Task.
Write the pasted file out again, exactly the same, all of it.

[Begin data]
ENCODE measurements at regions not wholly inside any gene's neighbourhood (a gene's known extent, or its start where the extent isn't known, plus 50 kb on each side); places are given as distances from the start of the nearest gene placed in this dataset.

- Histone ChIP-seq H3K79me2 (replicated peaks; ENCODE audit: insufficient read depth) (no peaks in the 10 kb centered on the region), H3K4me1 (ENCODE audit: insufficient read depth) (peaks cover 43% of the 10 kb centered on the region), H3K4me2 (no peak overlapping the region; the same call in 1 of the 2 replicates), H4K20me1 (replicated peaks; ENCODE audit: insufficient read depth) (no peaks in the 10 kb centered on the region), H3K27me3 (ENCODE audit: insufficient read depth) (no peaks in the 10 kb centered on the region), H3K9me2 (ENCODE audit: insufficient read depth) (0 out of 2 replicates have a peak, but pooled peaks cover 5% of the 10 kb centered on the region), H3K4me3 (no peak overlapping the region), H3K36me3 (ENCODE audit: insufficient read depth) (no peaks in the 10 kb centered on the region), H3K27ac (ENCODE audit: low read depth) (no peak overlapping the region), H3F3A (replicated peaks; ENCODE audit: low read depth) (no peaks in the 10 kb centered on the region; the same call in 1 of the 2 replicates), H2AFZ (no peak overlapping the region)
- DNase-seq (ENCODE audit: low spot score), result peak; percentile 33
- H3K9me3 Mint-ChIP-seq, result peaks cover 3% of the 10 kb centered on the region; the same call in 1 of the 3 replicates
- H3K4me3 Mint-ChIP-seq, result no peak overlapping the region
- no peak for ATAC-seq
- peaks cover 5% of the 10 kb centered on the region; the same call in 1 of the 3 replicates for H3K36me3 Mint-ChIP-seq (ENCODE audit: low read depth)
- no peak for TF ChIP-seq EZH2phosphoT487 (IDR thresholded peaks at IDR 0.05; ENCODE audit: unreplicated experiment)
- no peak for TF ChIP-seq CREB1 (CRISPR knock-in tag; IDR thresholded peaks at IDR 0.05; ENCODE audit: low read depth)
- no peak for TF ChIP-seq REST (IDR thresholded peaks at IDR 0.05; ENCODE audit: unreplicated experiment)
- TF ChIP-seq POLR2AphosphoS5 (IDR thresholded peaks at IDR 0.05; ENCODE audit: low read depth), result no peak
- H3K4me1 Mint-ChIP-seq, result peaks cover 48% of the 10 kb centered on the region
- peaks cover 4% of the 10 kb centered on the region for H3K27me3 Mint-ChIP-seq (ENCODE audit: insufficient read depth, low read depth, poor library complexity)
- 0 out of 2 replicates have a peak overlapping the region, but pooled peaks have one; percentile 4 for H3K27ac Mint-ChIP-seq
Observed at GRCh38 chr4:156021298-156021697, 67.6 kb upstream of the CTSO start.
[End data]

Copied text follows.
ENCODE measurements at regions not wholly inside any gene's neighbourhood (a gene's known extent, or its start where the extent isn't known, plus 50 kb on each side); places are given as distances from the start of the nearest gene placed in this dataset.

- Histone ChIP-seq H3K79me2 (replicated peaks; ENCODE audit: insufficient read depth) (no peaks in the 10 kb centered on the region), H3K4me1 (ENCODE audit: insufficient read depth) (peaks cover 43% of the 10 kb centered on the region), H3K4me2 (no peak overlapping the region; the same call in 1 of the 2 replicates), H4K20me1 (replicated peaks; ENCODE audit: insufficient read depth) (no peaks in the 10 kb centered on the region), H3K27me3 (ENCODE audit: insufficient read depth) (no peaks in the 10 kb centered on the region), H3K9me2 (ENCODE audit: insufficient read depth) (0 out of 2 replicates have a peak, but pooled peaks cover 5% of the 10 kb centered on the region), H3K4me3 (no peak overlapping the region), H3K36me3 (ENCODE audit: insufficient read depth) (no peaks in the 10 kb centered on the region), H3K27ac (ENCODE audit: low read depth) (no peak overlapping the region), H3F3A (replicated peaks; ENCODE audit: low read depth) (no peaks in the 10 kb centered on the region; the same call in 1 of the 2 replicates), H2AFZ (no peak overlapping the region)
- DNase-seq (ENCODE audit: low spot score), result peak; percentile 33
- H3K9me3 Mint-ChIP-seq, result peaks cover 3% of the 10 kb centered on the region; the same call in 1 of the 3 replicates
- H3K4me3 Mint-ChIP-seq, result no peak overlapping the region
- no peak for ATAC-seq
- peaks cover 5% of the 10 kb centered on the region; the same call in 1 of the 3 replicates for H3K36me3 Mint-ChIP-seq (ENCODE audit: low read depth)
- no peak for TF ChIP-seq EZH2phosphoT487 (IDR thresholded peaks at IDR 0.05; ENCODE audit: unreplicated experiment)
- no peak for TF ChIP-seq CREB1 (CRISPR knock-in tag; IDR thresholded peaks at IDR 0.05; ENCODE audit: low read depth)
- no peak for TF ChIP-seq REST (IDR thresholded peaks at IDR 0.05; ENCODE audit: unreplicated experiment)
- TF ChIP-seq POLR2AphosphoS5 (IDR thresholded peaks at IDR 0.05; ENCODE audit: low read depth), result no peak
- H3K4me1 Mint-ChIP-seq, result peaks cover 48% of the 10 kb centered on the region
- peaks cover 4% of the 10 kb centered on the region for H3K27me3 Mint-ChIP-seq (ENCODE audit: insufficient read depth, low read depth, poor library complexity)
- 0 out of 2 replicates have a peak overlapping the region, but pooled peaks have one; percentile 4 for H3K27ac Mint-ChIP-seq
Observed at GRCh38 chr4:156021298-156021697, 67.6 kb upstream of the CTSO start.